Tuesday, April 1, 2014

Tuesday Poem: Happiness Bowls

                                 Pink and blue and
lavender, poured glass bowls pinched
to look like small boats brimming with water.
Inside, incised: the letters and lines of a
chemical formula. The white card says
‘Happiness Bowls’.
                                 I wait for the woman
to finish with the customer who’s asked for
a piece of art small enough to carry in a
pocket. As I wait, I decide she doesn’t love
her job. She wears her unhappiness like
a white card. The way
                                 she chinks the keys
for the cupboard that has glass pieces fit
for a pocket, holds the cupboard door as if
she wants to shut it on a hand. The customer
looks and looks and shakes his head. He leaves,
hand in his pocket. Please,
                                  I say, what is this
written in the Happiness Bowls? Seratonin,
she says, but it sounds like Sarah Tone.
She’s back at the table where she can
watch people enter the shop. It’s the
chemical equation, she says.
                                  Oh, I say. I didn’t know
it was like that. I stare at the hexagon, the
pentagon, lines and letters, NH2–HO–HN,
inside the pale, poured bowls. He’s done
more serious work, she says, I’ll get it, and
she walks up the stairs –
                                   brings down a bowl like
the Happiness Bowls but this one needs two
arms to hold it and it’s the colours of fire.
Angular, brimming, but no equation this time.
It looks primordial, like a wedge of something
precious
                                    cut from a rock
and polished. She places it in the natural light
by the window and the colours lighten and
redden, rise and fall, burn like a brazier. I am
enthralled. She says the artist makes a wax
shape and, from that,
                                    a mould, pours molten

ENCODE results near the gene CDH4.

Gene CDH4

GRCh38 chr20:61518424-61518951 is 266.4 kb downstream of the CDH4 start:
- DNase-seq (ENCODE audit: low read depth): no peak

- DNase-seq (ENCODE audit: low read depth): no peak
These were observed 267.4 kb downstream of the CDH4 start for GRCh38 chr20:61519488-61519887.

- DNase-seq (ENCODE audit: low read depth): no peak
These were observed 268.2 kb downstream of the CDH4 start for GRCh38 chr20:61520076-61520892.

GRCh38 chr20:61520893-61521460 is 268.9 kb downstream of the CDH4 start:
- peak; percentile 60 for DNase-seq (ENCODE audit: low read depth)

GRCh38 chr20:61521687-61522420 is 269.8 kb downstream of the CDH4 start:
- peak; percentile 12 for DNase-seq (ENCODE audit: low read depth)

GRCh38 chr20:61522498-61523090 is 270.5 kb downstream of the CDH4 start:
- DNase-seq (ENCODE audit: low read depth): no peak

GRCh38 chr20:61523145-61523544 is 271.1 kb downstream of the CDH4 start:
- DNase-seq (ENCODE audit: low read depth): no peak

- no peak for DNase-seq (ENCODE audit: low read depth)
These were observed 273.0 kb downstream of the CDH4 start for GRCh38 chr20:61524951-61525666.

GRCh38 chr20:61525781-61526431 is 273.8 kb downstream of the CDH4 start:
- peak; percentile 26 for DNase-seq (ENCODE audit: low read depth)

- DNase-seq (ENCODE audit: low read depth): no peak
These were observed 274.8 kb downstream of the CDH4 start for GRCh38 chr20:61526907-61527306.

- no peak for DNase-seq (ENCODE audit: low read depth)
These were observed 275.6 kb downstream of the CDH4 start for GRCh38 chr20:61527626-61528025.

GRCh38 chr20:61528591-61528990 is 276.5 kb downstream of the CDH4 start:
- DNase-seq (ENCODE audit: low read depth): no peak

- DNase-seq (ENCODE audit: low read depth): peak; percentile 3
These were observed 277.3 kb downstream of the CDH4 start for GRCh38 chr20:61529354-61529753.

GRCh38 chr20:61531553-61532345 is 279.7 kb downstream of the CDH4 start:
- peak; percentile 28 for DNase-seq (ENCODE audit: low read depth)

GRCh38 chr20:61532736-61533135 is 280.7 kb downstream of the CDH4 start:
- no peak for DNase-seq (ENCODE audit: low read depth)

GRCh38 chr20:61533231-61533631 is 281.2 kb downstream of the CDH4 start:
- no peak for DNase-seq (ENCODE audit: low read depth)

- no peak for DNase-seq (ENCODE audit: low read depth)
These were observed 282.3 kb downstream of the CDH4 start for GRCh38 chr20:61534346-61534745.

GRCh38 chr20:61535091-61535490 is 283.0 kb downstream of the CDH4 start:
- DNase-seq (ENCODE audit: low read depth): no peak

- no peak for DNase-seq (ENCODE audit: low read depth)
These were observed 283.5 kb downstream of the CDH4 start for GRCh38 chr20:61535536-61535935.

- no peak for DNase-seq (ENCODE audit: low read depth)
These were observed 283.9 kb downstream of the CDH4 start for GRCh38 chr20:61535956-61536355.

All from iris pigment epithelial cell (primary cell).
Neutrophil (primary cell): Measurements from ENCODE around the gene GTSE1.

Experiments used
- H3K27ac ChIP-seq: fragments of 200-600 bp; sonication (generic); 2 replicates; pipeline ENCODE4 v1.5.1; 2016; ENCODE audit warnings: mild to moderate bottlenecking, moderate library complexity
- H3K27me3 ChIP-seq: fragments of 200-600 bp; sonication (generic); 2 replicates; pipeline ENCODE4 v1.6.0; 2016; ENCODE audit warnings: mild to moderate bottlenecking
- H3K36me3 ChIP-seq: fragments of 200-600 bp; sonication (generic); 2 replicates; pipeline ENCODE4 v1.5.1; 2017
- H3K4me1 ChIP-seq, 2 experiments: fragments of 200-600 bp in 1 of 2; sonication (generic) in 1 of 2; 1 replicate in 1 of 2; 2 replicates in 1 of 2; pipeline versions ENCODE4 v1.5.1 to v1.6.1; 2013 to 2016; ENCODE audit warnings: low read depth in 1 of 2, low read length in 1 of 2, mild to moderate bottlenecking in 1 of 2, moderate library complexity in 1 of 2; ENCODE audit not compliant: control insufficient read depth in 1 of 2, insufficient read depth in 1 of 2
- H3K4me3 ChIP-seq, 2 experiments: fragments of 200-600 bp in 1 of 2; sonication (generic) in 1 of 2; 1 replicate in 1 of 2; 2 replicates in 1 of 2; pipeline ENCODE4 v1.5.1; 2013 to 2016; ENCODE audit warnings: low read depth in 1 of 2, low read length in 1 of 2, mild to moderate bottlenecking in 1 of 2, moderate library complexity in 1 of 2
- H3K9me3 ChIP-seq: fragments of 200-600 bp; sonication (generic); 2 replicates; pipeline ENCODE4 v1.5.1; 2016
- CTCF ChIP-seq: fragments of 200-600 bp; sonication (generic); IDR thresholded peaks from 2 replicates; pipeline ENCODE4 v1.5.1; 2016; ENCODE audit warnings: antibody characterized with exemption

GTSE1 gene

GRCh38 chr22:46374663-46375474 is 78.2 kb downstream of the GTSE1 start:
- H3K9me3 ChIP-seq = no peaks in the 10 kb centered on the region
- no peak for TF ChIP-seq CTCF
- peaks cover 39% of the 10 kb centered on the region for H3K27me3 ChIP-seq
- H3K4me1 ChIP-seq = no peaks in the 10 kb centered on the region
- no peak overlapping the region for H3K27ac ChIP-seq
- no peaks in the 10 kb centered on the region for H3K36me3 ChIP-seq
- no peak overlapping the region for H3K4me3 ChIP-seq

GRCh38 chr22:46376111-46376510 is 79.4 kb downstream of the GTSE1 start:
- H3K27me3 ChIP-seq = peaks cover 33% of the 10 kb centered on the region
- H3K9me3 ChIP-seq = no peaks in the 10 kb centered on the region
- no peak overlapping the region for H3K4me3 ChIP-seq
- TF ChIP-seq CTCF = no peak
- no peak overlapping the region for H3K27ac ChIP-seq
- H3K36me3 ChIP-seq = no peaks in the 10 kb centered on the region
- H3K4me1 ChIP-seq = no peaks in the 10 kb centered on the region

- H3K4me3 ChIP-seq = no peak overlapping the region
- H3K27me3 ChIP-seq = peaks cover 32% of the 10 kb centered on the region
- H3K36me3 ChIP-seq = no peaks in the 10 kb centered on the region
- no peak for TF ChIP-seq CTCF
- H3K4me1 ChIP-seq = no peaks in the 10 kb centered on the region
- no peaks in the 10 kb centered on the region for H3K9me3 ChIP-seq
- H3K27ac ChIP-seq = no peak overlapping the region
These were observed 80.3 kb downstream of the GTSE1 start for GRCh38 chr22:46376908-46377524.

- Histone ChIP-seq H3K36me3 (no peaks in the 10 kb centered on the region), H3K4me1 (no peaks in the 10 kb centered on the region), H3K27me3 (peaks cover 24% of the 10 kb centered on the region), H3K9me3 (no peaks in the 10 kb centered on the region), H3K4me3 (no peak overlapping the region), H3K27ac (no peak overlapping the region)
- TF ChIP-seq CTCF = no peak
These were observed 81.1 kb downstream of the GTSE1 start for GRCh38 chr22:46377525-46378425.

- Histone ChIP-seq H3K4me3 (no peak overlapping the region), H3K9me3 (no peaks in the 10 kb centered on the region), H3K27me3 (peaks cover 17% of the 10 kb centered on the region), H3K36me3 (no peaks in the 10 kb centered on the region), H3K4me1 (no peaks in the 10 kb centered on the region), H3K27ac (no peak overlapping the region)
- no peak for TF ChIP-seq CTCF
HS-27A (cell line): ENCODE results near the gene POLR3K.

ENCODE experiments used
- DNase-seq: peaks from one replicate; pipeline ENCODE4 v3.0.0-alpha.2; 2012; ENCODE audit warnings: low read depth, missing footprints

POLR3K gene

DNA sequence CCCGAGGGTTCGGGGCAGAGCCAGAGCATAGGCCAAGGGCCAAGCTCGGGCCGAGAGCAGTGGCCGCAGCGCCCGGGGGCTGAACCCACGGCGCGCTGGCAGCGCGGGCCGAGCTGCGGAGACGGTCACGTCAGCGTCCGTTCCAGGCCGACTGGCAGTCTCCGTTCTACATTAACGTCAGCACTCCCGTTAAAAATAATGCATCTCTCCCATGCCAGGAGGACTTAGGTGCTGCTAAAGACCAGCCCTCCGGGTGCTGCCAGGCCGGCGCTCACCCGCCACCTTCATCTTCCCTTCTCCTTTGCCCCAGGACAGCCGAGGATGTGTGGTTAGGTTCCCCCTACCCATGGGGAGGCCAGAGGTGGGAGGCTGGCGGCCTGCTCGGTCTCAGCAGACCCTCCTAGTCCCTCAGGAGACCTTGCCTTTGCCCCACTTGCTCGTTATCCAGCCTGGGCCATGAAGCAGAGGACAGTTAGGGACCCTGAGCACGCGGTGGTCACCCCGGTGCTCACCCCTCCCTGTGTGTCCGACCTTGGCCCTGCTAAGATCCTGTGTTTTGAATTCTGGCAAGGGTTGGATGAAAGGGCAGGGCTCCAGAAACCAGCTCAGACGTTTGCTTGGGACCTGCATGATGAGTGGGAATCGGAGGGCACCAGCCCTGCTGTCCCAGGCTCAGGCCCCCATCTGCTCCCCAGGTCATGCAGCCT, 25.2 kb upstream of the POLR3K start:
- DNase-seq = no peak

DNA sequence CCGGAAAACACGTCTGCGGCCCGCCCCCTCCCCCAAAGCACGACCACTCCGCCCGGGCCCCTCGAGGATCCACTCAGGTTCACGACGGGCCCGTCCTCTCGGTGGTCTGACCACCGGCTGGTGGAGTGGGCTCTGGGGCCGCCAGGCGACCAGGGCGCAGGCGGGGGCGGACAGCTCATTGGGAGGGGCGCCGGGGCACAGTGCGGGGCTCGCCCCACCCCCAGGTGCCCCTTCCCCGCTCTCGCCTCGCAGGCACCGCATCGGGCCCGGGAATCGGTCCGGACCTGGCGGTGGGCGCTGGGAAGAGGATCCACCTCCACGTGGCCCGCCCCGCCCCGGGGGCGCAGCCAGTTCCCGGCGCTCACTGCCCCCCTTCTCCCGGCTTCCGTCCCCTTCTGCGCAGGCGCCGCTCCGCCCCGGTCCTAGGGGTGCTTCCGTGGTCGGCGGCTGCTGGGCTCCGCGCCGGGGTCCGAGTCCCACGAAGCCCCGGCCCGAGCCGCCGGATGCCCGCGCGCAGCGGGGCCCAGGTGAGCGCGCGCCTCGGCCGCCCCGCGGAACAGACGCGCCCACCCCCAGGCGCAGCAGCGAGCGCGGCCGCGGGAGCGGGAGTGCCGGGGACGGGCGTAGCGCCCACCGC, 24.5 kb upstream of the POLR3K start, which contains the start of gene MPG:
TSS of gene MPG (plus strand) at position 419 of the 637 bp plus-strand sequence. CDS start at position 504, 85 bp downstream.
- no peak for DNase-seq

glass into it. He fires it, cools it, uses acid
to make the outside opaque. Against artificial
light, the red flares, she says. The word
‘flare’ sounds like it’s flaring in her mouth.
Even the word ‘light’ has lightness.
                                    The ‘t’,
the merest tip of something. I imagine
her upstairs on her own under the lights
watching it flare. Yes, it’s cool to the touch,
she says, but there’s a warm current too like
the sea in summer. Then – No!
                                    she says, fingermarks!
Picks up the bowl and takes it to her table.
I go back to the Happiness Bowls. They are less
serious now: pastel, talky, glib. Something to
carry in a pocket, to bring out when confidence
flags. Why are they here:
                                    to give happiness or to
hold happiness? Or perhaps, and I feel this
might be it: the bowls are happy. And what is
that when it is so small an equation, so easily
etched? I nod goodbye to the woman, behind
her table again. She is
                                    polishing the red bowl
with a soft blue cloth, her whole attention on it.


                                            Mary McCallum

It's the fourth birthday of Tuesday Poem. I can hardly believe it's gone on so long! Inspired by all the fun Michelle Elvy (our precious hub-subbie) has been having with our usual birthday collaboration (okay - fun and HARD work), I decided to write a poem - and then got side-tracked on a old poem which had never felt quite right in language and form. So here it is again, streamlined ... hopefully better. And a HAPPY BIRTHDAY TO US!

I have to say I am deeply indebted to the wonderful Michelle Elvy for taking on the job of sub for our Tuesday Poem hub, relieving me of my weekly duties overseeing the posts there. After Michelle finishes her stint, there's another hub-subbie lined up and so it goes. And I will try and write more poems :) with the space these lovely poets have given me. And thanks as always to the wonderful Claire Beynon my co-curator.

So, please check out our hub now -- take a squizz at the fourth birthday poem, and then read some of our poets in the sidebar.

Go HERE to the hub ...

3 comments:

Helen McKinlay said...

I really enjoyed this poem Mary. it felt as if I was there and I could see the glass and the colours and observe the woman's proprietal behaviours. I wonder what happened to the bowl....

Leah Conte said...

How spectacular, Mary! I felt I stood next to you in the shop, observing in the sunshine. Thanks for sharing.

Jennifer Compton said...

gorgeous